Alternatives To File-Sharing, Torrenting and other Illegal Transfers: Music Edition

24 Sep

Let’s just put it out in the open. College students love to illegally download and exchange media. Wide open, blazing broadband going to dorms and apartments provides a fantastic avenue for obtaining music, movies and pictures in a less-than-legal fashion. I was going to write a post about copyright law and its impact of college students, but it is pretty boring. While this series of posts will provide a little information about the copyright laws that deal with filesharing, it will mainly focus on legal alternatives to consume media.  The first edition of Alternatives to File-Sharing, Torrenting and other Illegal Transfers will deal with music.


Maybe you pirate music from services like Limewire, Bittorrent, Kazaa and other p2p networks. Some of you have noticed the drawbacks from using such networks: your computer is slower than frozen molasses and, in extreme cases, you may even have been subpoenaed by the Court System at the behest of the RIAA. Here is a list of alternatives, some free and some paid.

1.       University Sponsored Music Subscription Services

a.       Ruckus Music Network

i.      Anyone with a “.edu” email address has access to the service

ii.      Ruckus is free for students, faculty and alumni

iii.      The music is free, but non transferrable to portable devices or CDs unless you pay an additional fee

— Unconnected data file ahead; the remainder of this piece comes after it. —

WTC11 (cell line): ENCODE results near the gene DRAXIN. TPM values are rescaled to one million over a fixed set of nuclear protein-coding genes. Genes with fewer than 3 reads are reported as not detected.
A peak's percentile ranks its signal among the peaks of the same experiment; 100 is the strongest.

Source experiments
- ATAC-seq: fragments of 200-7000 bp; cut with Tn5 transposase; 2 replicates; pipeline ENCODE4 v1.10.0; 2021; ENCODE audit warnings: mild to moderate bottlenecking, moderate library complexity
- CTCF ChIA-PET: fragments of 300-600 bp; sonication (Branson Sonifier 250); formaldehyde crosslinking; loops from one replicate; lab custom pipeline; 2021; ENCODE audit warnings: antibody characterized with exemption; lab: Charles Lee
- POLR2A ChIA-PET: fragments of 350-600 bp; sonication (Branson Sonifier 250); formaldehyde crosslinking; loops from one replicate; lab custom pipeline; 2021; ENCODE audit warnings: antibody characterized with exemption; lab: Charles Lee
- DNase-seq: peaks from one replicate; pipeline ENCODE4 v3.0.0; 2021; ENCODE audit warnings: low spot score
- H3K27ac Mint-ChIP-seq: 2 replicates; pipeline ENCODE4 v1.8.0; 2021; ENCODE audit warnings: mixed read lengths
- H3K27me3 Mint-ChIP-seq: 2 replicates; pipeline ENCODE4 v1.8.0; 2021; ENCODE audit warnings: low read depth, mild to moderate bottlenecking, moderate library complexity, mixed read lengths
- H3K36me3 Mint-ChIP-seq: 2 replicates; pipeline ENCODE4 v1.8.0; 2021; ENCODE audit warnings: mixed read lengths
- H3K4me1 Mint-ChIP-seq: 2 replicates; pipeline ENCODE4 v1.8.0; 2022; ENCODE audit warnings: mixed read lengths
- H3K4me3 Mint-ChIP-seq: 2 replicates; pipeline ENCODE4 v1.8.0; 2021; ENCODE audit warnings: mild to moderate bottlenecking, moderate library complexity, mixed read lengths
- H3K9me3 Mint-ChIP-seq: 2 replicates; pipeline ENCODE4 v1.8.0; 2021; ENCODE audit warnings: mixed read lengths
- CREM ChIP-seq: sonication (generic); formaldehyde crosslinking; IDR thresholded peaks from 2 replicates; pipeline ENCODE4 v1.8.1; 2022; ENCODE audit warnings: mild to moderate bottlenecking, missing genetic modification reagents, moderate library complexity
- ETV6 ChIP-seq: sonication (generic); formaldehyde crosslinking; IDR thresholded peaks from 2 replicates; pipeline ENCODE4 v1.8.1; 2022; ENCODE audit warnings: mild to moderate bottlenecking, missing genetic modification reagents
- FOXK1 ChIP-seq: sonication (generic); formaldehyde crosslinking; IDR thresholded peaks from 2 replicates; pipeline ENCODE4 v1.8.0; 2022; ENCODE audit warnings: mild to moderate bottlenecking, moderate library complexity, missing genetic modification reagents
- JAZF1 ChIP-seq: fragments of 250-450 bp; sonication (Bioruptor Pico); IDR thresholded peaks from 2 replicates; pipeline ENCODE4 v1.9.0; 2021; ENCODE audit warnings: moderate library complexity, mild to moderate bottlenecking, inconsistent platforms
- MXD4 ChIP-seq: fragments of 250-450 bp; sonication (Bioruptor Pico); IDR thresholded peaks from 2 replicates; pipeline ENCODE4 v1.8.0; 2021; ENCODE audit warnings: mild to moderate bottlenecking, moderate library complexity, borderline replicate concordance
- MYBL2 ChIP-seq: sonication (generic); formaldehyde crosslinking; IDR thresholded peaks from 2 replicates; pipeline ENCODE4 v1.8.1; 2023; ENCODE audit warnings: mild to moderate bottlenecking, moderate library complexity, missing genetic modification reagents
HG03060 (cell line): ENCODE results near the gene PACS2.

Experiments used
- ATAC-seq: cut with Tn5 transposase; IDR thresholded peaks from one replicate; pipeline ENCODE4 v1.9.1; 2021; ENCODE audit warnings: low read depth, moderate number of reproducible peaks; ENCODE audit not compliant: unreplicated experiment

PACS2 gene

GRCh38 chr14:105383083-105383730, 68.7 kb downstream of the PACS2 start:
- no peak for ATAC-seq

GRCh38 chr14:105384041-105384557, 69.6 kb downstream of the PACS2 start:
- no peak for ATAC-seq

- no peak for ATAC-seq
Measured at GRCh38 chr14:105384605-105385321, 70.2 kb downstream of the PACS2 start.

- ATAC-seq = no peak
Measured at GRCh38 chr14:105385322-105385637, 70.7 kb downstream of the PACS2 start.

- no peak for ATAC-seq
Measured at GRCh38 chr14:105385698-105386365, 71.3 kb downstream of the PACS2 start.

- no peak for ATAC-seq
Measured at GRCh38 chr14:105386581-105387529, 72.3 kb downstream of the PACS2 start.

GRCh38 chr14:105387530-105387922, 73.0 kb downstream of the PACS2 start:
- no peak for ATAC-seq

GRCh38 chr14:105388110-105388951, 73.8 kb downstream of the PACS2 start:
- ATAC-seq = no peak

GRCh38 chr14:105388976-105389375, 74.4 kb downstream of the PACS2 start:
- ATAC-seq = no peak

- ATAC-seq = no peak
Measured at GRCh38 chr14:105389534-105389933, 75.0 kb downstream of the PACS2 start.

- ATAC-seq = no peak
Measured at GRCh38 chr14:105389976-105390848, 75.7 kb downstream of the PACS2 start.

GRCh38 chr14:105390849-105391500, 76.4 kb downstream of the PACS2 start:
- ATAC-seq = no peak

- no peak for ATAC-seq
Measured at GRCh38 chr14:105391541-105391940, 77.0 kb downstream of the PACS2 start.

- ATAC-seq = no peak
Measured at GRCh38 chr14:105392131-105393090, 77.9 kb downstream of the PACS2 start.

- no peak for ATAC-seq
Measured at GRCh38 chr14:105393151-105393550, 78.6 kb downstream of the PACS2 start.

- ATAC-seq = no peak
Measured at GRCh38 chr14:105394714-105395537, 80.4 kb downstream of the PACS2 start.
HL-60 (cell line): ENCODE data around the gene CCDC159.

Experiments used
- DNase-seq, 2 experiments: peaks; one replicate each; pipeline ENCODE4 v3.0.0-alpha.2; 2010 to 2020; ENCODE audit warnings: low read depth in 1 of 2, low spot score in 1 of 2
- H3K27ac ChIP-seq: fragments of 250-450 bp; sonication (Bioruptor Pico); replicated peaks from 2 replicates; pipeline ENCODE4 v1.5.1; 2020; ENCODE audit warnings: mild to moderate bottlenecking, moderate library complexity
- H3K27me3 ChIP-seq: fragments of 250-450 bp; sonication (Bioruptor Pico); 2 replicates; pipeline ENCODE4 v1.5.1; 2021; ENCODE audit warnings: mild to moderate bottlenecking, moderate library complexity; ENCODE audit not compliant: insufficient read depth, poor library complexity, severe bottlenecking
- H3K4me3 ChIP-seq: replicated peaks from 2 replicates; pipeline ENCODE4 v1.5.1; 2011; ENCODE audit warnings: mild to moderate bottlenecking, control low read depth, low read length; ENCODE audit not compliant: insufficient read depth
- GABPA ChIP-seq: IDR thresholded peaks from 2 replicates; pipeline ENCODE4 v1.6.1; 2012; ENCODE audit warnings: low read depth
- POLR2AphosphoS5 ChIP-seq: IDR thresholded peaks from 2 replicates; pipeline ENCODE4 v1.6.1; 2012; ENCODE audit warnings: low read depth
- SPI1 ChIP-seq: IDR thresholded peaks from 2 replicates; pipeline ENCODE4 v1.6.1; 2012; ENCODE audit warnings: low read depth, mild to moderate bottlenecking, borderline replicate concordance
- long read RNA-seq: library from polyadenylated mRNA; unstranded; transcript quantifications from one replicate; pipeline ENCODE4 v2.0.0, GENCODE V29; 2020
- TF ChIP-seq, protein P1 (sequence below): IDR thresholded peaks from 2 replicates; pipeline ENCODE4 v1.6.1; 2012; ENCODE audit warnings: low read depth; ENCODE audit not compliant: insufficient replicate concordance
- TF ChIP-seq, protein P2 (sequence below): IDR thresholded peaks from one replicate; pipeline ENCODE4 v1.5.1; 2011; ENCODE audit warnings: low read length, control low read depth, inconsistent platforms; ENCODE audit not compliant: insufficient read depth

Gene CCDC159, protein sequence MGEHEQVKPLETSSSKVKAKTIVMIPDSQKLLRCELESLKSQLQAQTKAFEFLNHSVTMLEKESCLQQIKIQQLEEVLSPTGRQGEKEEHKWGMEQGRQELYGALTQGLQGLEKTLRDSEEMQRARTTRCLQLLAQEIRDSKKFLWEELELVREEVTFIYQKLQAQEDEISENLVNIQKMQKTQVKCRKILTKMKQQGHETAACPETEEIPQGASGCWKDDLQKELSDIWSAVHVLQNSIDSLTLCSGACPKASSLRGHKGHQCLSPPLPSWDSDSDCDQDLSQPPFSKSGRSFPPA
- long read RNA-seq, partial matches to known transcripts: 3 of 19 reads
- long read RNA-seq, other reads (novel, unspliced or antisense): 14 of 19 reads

iv.      Uses Windows Media based Digital Rights Management which locks the media to your computer

v.      See my full review of the service here

b.      Some Universities use other subscription-based networks like Napster

i.      These are usually still free for students

2.       Non-Free Music Services

a.       iTunes

i.      One of the most popular catalogs of music

ii.      Has a huge selection of music

iii.      Individual tracks are $0.99 and entire albums sell for around $9.99

iv.      Can transfer media to any iPod, but no other portable device

v.      Uses Digital Rights Management to prevent you from pirating the media

b.      Amazon MP3 Download Service

i.      Has a huge selection

ii.      Does not have DRM

iii.      Can play on any portable device, and any computer once you purchase the media

iv.      Individual tracks are between $0.89 and $0.99 with albums generally costing between $5.99 and $9.99

3.       Streaming Internet Radio

a.       Pandora

i.      You access this service from your web browser

ii.      After logging in, you type in an artist or a song that you like

iii.      Their database of music will play music similar to what you type in

iv.      Great way to discover new music

v.      Their library is somewhat limited

vi.      Free

b.      Terrestrial Radio Stations

i.      Most major radio stations feature a section on their website where they stream their broadcast live over the internet

ii.      This is a great way to listen to your favorite radio shows and get news

iii.      Search for your favorite radio station in Google and find the “streaming radio section”


i.      This is similar to Pandora, but more personalized

ii.      Connects to your music library to suggest new music

iii.      Cross platform

iv.      Includes music, movies and other media

v.      Great resource for information about your favorite artists and events

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Posted by on September 24, 2008 in General


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